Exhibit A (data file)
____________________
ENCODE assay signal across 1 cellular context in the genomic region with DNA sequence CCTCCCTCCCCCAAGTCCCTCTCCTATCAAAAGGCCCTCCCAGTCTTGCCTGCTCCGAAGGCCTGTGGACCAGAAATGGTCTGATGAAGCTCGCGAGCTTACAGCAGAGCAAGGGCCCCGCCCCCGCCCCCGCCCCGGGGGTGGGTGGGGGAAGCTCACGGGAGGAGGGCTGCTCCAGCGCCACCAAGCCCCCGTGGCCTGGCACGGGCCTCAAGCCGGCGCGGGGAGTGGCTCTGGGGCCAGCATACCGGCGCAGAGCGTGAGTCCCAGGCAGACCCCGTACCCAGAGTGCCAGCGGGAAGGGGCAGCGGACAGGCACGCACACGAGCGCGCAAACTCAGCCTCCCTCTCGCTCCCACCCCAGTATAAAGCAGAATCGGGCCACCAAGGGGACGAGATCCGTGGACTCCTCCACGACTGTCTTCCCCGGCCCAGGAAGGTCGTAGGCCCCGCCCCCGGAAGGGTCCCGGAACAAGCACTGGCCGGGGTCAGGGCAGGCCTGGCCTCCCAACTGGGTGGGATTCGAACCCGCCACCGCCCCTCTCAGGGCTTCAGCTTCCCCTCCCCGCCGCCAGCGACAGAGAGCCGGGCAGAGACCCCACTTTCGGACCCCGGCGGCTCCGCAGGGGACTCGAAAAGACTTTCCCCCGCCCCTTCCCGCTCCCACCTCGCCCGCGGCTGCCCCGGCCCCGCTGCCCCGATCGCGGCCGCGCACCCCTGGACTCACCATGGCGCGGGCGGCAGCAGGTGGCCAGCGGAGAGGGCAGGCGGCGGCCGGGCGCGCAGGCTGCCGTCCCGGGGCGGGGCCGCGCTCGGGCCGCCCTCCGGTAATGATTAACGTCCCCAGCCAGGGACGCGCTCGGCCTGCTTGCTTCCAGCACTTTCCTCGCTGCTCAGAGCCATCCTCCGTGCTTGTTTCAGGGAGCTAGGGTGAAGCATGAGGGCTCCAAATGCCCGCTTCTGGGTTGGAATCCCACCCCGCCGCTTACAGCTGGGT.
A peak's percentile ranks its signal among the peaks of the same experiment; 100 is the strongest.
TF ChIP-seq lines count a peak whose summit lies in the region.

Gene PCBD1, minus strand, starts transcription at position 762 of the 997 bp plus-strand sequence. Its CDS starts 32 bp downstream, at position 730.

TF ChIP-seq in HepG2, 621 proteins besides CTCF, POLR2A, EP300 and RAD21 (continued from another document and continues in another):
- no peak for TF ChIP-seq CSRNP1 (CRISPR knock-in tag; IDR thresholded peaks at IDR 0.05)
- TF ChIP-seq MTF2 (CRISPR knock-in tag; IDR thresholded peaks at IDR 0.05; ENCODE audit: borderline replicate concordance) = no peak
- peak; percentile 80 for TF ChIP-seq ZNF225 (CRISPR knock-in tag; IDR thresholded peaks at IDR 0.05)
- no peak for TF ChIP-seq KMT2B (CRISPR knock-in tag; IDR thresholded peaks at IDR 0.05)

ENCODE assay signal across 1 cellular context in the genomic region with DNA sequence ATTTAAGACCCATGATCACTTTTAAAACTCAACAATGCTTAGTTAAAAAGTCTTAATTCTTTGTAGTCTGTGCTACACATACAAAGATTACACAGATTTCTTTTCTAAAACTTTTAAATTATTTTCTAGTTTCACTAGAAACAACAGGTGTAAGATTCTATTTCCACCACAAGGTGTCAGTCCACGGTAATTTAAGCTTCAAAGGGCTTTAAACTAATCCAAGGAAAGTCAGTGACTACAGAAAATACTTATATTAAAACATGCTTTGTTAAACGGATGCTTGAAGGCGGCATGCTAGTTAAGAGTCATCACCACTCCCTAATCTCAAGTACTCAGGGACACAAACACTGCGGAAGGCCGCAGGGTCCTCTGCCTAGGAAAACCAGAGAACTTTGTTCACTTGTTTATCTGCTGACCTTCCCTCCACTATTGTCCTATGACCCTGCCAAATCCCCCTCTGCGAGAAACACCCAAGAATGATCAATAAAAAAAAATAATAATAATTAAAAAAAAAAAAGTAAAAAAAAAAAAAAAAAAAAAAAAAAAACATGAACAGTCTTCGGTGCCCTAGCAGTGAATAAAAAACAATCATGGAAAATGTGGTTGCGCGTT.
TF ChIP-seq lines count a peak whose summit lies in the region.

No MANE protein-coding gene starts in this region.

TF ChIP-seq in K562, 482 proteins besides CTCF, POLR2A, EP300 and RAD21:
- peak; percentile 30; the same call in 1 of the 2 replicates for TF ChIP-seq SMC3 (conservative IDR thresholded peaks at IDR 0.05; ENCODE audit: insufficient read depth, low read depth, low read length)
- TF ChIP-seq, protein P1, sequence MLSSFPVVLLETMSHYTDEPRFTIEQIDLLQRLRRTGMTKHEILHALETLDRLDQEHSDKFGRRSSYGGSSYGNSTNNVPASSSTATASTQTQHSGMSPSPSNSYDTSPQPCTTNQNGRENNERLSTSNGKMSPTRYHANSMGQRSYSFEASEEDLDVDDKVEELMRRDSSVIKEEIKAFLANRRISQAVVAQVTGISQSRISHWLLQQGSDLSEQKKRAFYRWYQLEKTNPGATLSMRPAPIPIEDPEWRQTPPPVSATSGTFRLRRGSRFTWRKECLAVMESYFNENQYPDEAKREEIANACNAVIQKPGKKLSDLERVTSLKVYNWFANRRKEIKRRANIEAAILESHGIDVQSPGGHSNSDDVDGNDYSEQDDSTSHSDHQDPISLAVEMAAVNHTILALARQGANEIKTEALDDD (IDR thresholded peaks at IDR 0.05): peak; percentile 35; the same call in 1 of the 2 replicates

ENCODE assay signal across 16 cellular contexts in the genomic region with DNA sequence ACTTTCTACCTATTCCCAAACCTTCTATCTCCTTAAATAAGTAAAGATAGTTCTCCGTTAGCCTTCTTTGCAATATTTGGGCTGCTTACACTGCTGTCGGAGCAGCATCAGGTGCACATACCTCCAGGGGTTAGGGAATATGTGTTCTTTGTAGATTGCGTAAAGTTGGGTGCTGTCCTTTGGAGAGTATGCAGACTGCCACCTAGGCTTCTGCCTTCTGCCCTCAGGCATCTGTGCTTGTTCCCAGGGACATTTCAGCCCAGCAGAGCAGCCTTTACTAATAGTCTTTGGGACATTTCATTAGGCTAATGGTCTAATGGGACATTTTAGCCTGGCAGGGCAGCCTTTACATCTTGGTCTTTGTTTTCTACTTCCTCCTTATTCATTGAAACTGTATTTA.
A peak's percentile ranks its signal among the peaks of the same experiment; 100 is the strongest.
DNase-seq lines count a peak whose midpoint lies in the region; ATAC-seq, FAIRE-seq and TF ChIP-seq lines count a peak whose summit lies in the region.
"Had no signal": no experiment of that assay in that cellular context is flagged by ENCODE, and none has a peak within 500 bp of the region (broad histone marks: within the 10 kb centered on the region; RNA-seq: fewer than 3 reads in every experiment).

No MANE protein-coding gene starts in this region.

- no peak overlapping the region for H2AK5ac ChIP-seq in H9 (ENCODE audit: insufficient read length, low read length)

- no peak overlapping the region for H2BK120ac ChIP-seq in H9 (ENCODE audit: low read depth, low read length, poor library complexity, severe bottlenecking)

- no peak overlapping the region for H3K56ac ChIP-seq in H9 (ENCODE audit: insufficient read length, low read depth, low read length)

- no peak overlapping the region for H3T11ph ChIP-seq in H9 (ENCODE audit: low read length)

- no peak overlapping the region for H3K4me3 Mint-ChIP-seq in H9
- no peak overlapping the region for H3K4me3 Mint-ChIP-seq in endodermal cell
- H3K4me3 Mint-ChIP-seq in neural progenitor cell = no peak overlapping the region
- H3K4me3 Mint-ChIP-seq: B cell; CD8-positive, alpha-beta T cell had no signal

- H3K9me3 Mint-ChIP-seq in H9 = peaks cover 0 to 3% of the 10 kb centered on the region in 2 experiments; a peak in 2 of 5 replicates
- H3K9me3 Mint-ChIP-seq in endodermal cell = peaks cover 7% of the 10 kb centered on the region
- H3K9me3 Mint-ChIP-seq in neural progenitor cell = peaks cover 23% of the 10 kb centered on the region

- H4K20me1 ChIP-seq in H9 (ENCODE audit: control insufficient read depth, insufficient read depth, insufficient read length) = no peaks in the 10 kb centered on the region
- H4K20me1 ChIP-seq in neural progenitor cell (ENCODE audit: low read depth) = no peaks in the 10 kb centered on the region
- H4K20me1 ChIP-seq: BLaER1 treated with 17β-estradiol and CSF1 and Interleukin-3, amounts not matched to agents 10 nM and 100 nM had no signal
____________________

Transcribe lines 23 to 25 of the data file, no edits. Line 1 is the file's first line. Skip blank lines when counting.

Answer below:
- no peak overlapping the region for H3K56ac ChIP-seq in H9 (ENCODE audit: insufficient read length, low read depth, low read length)

- no peak overlapping the region for H3T11ph ChIP-seq in H9 (ENCODE audit: low read length)

- no peak overlapping the region for H3K4me3 Mint-ChIP-seq in H9